Compare pre- and post-event imagery from Astrium to explore damage caused by Typhoon Haiyan/Yolanda.
Carbon dioxide (CO2) is an important heat-trapping (greenhouse) gas, which is released through human activities such as deforestation and burning fossil fuels, as well as natural processes such as respiration and volcanic eruptions. The chart on the left shows the CO2 levels in the Earth’s atmosphere during the last three glacial cycles, as reconstructed from ice cores. The chart on the right shows CO2 levels in recent years, corrected for average seasonal cycles.
Thirty-five years ago, a scientist named John H. Mercer issued a warning. By then it was already becoming clear that human emissions would warm the earth, and Dr. Mercer had begun thinking deeply about the consequences.
His paper, in the journal Nature, was titled “West Antarctic Ice Sheet and CO2 Greenhouse Effect: A Threat of Disaster.” In it, Dr. Mercer pointed out the unusual topography of the ice sheet sitting over the western part of Antarctica. Much of it is below sea level, in a sort of bowl, and he said that a climatic warming could cause the whole thing to degrade rapidly on a geologic time scale, leading to a possible rise in sea level of 16 feet.
While it is clear by now that we are in the early stages of what is likely to be a substantial rise in sea level, we still do not know if Dr. Mercer was right about a dangerous instability that could cause that rise to happen rapidly, in geologic time. We may be getting closer to figuring that out.
An intriguing new paper comes from Michael J. O’Leary of Curtin University in Australia and five colleagues scattered around the world. Dr. O’Leary has spent more than a decade exploring the remote western coast of Australia, considered one of the best places in the world to study sea levels of the past.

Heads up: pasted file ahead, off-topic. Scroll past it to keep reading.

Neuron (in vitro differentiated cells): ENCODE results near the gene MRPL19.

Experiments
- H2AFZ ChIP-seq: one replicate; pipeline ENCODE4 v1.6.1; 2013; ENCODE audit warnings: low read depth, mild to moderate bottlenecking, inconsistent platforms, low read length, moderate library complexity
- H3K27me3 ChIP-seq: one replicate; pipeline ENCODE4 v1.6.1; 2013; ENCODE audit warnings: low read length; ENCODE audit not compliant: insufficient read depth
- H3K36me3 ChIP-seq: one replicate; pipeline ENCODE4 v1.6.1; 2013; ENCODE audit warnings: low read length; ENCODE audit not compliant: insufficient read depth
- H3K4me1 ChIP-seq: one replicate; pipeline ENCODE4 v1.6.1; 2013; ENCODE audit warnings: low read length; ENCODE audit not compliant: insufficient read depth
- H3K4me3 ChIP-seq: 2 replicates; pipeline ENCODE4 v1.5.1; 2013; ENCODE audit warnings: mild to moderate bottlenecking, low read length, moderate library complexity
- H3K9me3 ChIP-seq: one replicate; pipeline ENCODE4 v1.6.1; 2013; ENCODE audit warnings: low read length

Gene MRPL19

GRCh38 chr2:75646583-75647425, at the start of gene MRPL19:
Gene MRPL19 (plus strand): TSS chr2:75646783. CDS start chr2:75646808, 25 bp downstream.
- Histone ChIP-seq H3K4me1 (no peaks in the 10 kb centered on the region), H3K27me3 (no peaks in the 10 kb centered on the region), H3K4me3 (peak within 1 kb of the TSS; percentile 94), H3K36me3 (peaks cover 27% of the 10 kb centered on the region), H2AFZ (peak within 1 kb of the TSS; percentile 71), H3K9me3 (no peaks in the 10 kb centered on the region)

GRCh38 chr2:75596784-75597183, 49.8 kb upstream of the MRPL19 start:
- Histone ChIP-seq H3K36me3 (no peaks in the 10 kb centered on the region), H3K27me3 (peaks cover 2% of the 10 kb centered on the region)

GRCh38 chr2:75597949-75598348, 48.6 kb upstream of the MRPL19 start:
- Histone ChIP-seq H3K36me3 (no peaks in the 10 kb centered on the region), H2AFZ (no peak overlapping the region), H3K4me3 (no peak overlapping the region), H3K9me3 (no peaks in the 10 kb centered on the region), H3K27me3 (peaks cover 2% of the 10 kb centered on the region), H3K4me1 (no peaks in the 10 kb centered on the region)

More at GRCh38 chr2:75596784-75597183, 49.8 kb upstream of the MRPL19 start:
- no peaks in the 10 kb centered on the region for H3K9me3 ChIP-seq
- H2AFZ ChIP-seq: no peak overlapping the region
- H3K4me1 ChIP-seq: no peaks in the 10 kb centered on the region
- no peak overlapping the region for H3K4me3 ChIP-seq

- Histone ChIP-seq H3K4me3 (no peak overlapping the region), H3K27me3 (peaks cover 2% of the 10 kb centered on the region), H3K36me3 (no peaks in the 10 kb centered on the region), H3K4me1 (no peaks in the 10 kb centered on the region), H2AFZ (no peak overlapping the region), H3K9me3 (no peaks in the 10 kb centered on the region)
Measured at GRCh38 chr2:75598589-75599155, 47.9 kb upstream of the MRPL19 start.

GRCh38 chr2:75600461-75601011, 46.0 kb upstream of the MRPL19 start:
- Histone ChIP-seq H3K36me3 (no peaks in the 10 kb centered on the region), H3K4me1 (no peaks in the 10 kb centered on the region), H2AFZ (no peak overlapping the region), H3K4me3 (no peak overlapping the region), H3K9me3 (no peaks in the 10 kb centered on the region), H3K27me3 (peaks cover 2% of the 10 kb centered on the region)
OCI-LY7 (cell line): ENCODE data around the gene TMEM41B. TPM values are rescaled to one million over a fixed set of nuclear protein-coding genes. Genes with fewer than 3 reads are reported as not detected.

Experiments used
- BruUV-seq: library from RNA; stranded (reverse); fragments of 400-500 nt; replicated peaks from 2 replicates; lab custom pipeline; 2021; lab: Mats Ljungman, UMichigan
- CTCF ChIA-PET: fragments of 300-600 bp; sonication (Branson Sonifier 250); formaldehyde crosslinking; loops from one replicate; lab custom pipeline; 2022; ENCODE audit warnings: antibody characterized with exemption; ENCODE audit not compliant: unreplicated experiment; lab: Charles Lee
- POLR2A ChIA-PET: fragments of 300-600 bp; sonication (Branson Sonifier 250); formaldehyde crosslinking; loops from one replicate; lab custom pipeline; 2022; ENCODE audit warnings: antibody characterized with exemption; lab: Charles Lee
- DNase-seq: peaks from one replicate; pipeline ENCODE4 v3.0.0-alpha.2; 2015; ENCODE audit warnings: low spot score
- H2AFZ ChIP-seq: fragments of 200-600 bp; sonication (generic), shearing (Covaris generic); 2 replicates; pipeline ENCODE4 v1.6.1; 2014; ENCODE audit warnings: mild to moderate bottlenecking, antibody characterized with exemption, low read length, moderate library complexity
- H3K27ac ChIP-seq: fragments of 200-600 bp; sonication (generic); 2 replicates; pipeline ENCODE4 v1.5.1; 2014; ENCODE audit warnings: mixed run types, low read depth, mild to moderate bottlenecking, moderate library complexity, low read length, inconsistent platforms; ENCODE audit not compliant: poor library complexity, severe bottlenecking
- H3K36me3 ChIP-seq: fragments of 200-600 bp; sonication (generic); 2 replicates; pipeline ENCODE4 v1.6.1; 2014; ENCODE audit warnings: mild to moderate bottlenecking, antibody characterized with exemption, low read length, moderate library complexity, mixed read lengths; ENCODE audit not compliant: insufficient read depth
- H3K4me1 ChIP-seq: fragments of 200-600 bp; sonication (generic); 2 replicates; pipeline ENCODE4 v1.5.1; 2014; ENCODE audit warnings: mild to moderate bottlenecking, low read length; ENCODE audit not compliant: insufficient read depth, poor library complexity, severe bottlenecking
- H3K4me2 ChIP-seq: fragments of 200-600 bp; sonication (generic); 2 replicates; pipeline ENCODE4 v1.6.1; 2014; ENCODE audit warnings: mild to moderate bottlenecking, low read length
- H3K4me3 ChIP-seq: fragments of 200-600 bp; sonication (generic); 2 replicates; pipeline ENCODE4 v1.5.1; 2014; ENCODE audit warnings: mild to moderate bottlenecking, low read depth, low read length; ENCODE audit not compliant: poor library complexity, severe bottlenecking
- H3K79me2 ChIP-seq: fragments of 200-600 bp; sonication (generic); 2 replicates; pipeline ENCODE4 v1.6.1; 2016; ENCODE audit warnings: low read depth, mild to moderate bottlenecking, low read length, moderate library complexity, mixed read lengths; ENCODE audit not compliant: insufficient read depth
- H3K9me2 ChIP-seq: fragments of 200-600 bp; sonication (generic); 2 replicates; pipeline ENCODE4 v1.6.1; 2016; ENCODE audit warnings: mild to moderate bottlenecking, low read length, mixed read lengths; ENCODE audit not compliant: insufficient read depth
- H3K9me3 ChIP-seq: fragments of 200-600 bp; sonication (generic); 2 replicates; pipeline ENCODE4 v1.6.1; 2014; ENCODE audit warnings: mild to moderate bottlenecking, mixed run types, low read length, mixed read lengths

The paper, published July 28 in Nature Geoscience, focuses on a warm period in the earth’s history that preceded the most recent ice age. In that epoch, sometimes called the Eemian, the planetary temperature was similar to levels we may see in coming decades as a result of human emissions, so it is considered a possible indicator of things to come.
Examining elevated fossil beaches and coral reefs along more than a thousand miles of coast, Dr. O’Leary’s group confirmed something we pretty much already knew. In the warmer world of the Eemian, sea level stabilized for several thousand years at about 10 to 12 feet above modern sea level.
The interesting part is what happened after that. Dr. O’Leary’s group found what they consider to be compelling evidence that near the end of the Eemian, sea level jumped by another 17 feet or so, to settle at close to 30 feet above the modern level, before beginning to fall as the ice age set in.
In an interview, Dr. O’Leary told me he was confident that the 17-foot jump happened in less than a thousand years — how much less, he cannot be sure.
This finding is something of a vindication for one member of the team, a North Carolina field geologist, Paul J. Hearty. He had argued for decades that the rock record suggested a jump of this sort, but only recently have measurement and modeling techniques reached the level of precision needed to nail the case.
We have to see if their results withstand critical scrutiny. A sea-level scientist not involved in the work, Andrea Dutton of the University of Florida, said the paper had failed to disclose enough detailed information about the field sites to allow her to judge the overall conclusion. But if the work does hold up, the implications are profound. The only possible explanation for such a large, rapid jump in sea level is the catastrophic collapse of a polar ice sheet, on either Greenland or Antarctica.
Dr. O’Leary is not prepared to say which; figuring that out is the group’s next project. But a 17-foot rise in less than a thousand years, a geologic instant, has to mean that one or both ice sheets contain some instability that can be set off by a warmer climate.
That, of course, augurs poorly for humans. Scientists at Stanford calculated recently that human emissions are causing the climate to change many times faster than at any point since the dinosaurs died out. We are pushing the climate system so hard that, if the ice sheets do have a threshold of some kind, we stand a good chance of exceeding it.